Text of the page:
JM: A couple of years ago Kathy heard a joke at Confluence, the Pittsburgh area SF convention. Question: what’s the difference between Europeans and Americans? Answer: Europeans think one hundred miles is a long distance, and Americans think one hundred years is a long time.

In other words, the weight of history hangs probably more heavily on the European psyche than on the American. This fact influences both mainstream and genre literature. When a European SF writer tries to dramatize a totalitarian society, an empire modeled on ancient Rome, a Renaissance mercantile system, or a mechanized invasion of one’s homeland, he is operating in a milieu where such phenomena have actually occurred. On the American shore, we know about these subjects only secondhand. So the political sensibility of European SF is perhaps darker and edgier than in the U.S. equivalent.

At the same time, I would say that European SF gives its readers a kind of unembarrassed romanticism that’s different in tone from what you’ll typically find in Asimov’s or a Year’s Best anthology. In about a third of our stories, the author has invested much creative energy in demonstrating how deeply the partners in a marriage or a love relationship cherish their bond.

It’s also worth noting that surrealism first emerged in Europe — think of Bosch and his many successors — and this movement has greatly influenced Continental literature, including science fiction.

SFS: Are there any plans to make The SFWA European Hall of Fame a recurring series?

JM: Kathy and I would be happy to share what we learned with anybody who wants to propose a follow-up volume. But at the moment we’re exhausted. As you might imagine, that three-way editorial process consumed much time and energy, and now we’re simply waiting to see if our effort finds a readership. Get back to us in several years, and maybe we’ll be gearing up for Volume Two.

SFS: What projects do you have lined up for the future?

JM: My current magnum opus, an historical epic along the lines of The Last Witchfinder, dramatizes the life of Charles Darwin through a plot device that I don’t believe would occur to another writer — at least, I hope it wouldn’t. The working title is Galápagos Regained. And this winter Tachyon Books will publish my stand-alone novella, Shambling Towards Hiroshima. Most of the action unfolds in 1945. A secret Navy research team, working in parallel with the Army’s Manhattan Project, has developed the ultimate biological weapon — which, curiously enough, bears a strong resemblance to Godzilla. My protagonist is a Hollywood actor who must put on a lizard suit and destroy a miniature city before a Japanese delegation. The hope is that such a vivid demonstration of this terrifying new technology will prompt a Japanese surrender.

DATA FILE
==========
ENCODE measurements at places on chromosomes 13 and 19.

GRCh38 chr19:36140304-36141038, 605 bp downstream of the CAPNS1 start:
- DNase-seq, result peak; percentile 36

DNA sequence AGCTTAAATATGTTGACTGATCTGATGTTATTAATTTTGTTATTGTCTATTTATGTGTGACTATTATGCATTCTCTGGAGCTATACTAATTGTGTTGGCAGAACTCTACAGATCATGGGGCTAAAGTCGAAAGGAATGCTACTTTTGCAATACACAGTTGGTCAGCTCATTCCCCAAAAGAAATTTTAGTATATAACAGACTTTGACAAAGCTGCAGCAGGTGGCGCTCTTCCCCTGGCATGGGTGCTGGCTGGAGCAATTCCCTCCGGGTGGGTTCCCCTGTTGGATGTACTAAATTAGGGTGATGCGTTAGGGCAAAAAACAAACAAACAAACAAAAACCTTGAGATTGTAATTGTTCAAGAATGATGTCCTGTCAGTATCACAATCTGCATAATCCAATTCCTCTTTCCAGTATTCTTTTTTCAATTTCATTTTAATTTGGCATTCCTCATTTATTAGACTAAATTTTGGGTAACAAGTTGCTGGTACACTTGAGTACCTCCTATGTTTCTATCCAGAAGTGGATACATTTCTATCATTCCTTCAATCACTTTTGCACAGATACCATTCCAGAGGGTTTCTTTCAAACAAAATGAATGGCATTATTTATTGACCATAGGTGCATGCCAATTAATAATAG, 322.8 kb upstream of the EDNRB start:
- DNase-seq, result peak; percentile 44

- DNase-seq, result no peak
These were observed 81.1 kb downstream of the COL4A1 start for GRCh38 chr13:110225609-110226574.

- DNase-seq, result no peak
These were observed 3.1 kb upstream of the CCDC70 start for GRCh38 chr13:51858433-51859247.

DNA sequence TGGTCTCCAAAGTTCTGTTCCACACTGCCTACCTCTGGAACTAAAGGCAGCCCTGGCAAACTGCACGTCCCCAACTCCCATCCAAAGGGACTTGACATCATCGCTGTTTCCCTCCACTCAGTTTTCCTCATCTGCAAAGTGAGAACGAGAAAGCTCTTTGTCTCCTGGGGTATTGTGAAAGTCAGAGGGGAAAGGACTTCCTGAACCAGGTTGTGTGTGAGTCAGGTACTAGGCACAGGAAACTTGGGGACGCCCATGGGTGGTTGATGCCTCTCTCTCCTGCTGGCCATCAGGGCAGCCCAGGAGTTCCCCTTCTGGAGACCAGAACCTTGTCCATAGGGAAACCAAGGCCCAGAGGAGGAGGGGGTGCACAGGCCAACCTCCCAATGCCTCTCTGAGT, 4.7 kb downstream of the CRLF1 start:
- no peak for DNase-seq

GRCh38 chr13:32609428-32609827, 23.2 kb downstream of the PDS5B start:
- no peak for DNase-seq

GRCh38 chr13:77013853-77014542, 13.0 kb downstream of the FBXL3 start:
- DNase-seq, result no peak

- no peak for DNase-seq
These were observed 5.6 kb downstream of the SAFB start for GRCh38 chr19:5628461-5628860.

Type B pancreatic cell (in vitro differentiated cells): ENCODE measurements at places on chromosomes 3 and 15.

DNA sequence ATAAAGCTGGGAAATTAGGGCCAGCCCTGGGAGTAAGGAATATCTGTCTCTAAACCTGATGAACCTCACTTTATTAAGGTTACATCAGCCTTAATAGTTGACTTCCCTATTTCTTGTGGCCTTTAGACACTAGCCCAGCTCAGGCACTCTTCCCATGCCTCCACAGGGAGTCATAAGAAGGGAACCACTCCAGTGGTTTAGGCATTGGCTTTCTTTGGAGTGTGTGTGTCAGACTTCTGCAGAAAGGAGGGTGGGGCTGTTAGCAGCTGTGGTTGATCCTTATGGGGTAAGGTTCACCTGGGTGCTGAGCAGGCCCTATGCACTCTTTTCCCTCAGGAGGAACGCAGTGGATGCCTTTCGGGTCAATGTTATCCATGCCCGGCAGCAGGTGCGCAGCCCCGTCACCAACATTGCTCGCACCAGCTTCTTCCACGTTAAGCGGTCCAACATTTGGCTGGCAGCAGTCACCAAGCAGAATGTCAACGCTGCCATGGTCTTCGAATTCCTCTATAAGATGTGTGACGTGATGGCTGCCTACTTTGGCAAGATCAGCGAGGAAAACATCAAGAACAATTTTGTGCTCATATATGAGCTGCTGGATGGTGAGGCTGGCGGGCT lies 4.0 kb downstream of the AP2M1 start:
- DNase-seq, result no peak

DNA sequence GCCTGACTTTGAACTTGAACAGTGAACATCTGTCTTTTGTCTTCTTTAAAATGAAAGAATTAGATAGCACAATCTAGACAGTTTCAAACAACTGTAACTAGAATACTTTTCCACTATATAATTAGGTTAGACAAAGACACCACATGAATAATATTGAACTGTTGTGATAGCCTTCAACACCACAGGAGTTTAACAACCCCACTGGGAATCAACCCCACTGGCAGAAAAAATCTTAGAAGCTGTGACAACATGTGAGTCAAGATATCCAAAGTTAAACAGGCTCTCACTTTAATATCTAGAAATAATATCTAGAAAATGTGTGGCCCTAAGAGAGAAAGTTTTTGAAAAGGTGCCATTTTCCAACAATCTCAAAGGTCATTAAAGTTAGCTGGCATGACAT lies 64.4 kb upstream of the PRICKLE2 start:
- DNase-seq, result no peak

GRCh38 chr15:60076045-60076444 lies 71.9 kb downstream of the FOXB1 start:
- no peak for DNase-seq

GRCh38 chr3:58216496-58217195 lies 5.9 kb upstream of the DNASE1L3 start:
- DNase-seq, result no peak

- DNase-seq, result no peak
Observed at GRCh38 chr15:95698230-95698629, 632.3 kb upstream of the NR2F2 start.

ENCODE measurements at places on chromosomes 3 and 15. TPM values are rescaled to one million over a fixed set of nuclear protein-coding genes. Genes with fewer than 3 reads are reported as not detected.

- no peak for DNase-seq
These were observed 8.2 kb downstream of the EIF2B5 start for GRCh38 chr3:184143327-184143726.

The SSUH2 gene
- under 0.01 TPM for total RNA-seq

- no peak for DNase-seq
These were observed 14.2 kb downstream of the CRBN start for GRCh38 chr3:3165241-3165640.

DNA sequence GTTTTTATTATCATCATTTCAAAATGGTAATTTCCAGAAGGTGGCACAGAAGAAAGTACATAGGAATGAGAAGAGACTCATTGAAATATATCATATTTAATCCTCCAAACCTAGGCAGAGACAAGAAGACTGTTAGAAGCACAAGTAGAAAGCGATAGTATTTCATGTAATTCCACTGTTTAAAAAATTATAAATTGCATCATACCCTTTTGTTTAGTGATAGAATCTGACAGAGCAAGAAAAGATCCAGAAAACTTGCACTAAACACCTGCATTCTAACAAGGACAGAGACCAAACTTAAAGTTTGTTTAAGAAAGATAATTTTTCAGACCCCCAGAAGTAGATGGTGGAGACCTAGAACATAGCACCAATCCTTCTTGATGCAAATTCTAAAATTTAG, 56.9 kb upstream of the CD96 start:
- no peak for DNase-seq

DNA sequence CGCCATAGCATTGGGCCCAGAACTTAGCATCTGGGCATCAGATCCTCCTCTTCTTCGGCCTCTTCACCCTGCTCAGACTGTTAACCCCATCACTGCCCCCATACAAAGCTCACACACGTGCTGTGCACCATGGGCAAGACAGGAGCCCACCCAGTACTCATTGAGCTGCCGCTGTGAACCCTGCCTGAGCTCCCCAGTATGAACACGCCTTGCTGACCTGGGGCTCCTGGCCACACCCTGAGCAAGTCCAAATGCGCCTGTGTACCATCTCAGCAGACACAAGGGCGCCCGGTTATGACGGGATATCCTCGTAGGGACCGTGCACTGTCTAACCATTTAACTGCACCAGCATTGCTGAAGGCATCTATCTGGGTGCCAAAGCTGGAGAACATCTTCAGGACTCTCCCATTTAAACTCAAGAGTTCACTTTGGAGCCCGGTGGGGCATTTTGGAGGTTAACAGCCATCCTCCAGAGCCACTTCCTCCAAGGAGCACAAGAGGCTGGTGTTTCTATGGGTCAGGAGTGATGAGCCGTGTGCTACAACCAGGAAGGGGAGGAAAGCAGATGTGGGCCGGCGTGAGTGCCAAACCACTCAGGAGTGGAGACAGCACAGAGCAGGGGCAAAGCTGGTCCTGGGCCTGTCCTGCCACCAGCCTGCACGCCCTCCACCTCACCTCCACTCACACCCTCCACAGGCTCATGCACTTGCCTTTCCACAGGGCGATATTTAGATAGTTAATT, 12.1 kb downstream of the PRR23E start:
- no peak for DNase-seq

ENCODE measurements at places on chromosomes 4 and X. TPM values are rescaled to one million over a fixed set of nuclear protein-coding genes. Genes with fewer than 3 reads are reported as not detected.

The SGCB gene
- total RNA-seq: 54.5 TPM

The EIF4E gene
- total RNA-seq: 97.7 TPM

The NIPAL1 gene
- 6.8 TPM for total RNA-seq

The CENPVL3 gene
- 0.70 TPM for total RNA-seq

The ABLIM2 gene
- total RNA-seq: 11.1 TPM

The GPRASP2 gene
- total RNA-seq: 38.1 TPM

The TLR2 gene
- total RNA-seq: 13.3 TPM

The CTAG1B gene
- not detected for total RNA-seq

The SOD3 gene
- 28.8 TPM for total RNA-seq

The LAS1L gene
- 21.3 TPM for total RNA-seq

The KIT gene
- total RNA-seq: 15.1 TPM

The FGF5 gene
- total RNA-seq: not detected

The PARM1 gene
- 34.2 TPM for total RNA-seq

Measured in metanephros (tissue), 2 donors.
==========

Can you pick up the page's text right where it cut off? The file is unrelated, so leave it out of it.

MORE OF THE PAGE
SFS: Your bio states that you spent some time producing some 8mm movies. Have you ever returned to film or had an inclination to do so? Which of your own works do think would make the best film?

JM: I’ve always been a story guy. As a school-age kid, I wrote fables and drew comic books. Upon reaching adolescence, I scripted and produced a half-dozen 8mm movies in collaboration with my friend George Shelps. These efforts ranged from a Wellsian sci-fi spectacle titled The Futurians, to a Hammer Film homage called Calliostro the Sorcerer, to adaptations of Coleridge’s “The Rime of the Ancient Mariner” and Poe’s “The Tell-Tale Heart.” Safely ensconced in aluminum cans, this oeuvre still resides in my hall closet along with their open-reel taped soundtracks.

A few years after graduating from college, I made a short 16mm comedy with two other high-school buddies, Joe Adamson and Dave Stone. I suppose A Political Cartoon foreshadows some of the more outrageous social satire found in This Is the Way the World Ends and The Philosopher’s Apprentice, though it’s a much gentler, less sardonic endeavor than those novels. A Political Cartoon combines live action with animation to tell the story of Peter President, a cartoon character who gets elected to the highest office in the land. It was ultimately released on a VHS anthology from Kino on Video called Cartoongate!, and it’s easily available via various dealers at By the way, both Joe and Dave went on to success in Hollywood. Joe won an Emmy for his PBS documentary W.C. Fields Straight Up, and Dave received an Oscar for cutting the sound on Francis Ford Coppola’s Dracula.

As for the possibility of a movie adaptation of a Morrow novel, there’s been mild Hollywood interest over the years in City of Truth, This Is the Way the World Ends, Towing Jehovah, and Only Begotten Daughter. But my most sweepingly cinematic work is probably The Last Witchfinder. I think it would make a splashy historical epic that might, just might, find an audience by virtue of its controversial take on religion. Though I wouldn’t bank on it.

About John DeNardo (13012 Articles)
John DeNardo is the Managing Editor at SF Signal and a columnist at Kirkus Reviews. He also likes bagels. So there.